Then, you need to figure out how you will make meals for everyone. Are you going cold food only? Do you have a camping/backpacking stove so you can boil water to make meals? Do you have access to a propane/natural gas stove in your home to use (and always have a backup in case of earthquake and the gas must be turned off). How you cook controls WHAT you eat.
Then you must ask yourself seriously “What does everyone like to eat?” Do not lie here. We are talking comfort food all the way. Save the kale smoothies and lunch being 10 almonds for when life is normal.
For each person you need:
Breakfast, Lunch, Dinner, 2 snacks and drink mixes. Per day. And everything should be sealed for long-term storage. And rotated yearly to ensure freshness. Should you choose to use commercially prepared meals, that is fine, just note the year on them (as often they do expire in 3 to 7 years).
I also suggest you include treats like a S’mores kit, or chocolate bars into it. Something to boost morale. If you are an adult and like alcohol, add in a couple airplane bottles – but remember that booze isn’t good when it’s cold out, and to not get drunk in emergencies!
Need ideas? Our “Instant Mug Meals” just require hot water and 15 minutes. Any of our FBC (Freezer Bag Cooking) meals over on TrailCooking can be put into mylar or food saver bags and sealed for long-term storage. We have a LOT of recipes to inspire you! (Also check out the Long-Term Food Storage section here to get more inspiration.) What truly helps planning is having a well thought out pantry 365 days a year. When the power goes out here (far too often), I know I can go in there and in 15 minutes of sit time, produce a meal to feed 5 people heartily. With no need for refrigeration.
Single serving snacks and drink mixes (including coffee) round out the 3 day meal setups. Your local store or Amazon can do that part in just a few minutes. (Think bags of chips, granola bars, fig bars, dried or freeze-dried fruit, single serving pickles and olives, shelf stable cheese and sausages, pudding cups and so on.)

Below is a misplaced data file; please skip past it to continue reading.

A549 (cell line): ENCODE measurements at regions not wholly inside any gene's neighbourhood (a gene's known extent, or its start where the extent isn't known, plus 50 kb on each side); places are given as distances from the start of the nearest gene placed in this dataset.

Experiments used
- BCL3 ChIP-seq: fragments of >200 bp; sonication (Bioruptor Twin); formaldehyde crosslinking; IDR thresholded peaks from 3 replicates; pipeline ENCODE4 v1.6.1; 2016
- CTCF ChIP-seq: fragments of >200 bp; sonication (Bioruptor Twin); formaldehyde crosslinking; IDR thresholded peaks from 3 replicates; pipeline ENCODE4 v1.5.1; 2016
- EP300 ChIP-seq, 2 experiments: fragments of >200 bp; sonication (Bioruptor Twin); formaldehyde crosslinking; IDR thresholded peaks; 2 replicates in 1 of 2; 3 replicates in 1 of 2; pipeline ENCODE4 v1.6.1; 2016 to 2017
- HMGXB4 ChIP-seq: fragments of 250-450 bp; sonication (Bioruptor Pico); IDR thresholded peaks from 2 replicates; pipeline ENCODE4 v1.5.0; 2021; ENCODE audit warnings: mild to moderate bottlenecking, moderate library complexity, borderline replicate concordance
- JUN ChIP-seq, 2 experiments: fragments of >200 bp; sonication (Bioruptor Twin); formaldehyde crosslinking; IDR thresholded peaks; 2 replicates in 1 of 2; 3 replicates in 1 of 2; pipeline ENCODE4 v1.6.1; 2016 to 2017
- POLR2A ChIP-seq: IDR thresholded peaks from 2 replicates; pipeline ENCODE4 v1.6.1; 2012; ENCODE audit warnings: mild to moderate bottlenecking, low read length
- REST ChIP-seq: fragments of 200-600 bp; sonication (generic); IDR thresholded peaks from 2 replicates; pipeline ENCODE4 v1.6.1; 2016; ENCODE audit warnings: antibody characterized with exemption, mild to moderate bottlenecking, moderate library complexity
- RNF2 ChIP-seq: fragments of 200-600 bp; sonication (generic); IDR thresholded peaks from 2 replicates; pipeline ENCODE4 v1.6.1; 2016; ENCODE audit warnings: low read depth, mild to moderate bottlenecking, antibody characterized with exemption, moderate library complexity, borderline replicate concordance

Bag up each person’s 3 day kit in gallon (or 2 depending on how much food you have) freezer bags, and note on the bag(s) who it is for, and dating it. Put these in a plastic tote and stash. In an emergency that you have to leave, you’ll know where the tote is to grab.
Then….in a second tote add in disposable bowls, spoons, forks, a roll of paper towels, garbage bags, portable stove, fuel canisters, a 2 Liter camp pot, a lighter, cooking utensils, a folding knife and so on. If you are concerned about potential lack of cleanliness (washing hands stops nearly all food transmitted disease) pack in disposable gloves and/or Clorox Wipes to clean your hands each time with – especially under your nails. You can get small packs of wipes in the travel section of big box stores.
For animals, pack in a bag of dry food for each day, or cans that have pop tops (no can opener needed). Wet food in cans will mean they need less water.
And last but not least:
1 gallon water, PER PERSON, per day. And that includes animals – your dogs require water!
Oh wait…there’s another last but not least:
If anyone takes prescription medication, put 3 days worth in with the food tote. (Being that it doesn’t require being chilled) Even pet meds. The last thing you want to do is be freaked out and forget a much needed heart medication or similar. If you use chilled medications, put a huge note on the tote reminding you to grab it. You can shove it into an old insulated lunch tote with blue ice packs as you head out.
Prepping doesn’t have to be scary or hard. Every step you take, is a step closer to being prepared! Maybe you’ll never need it. But if you do, you will be so glad you did.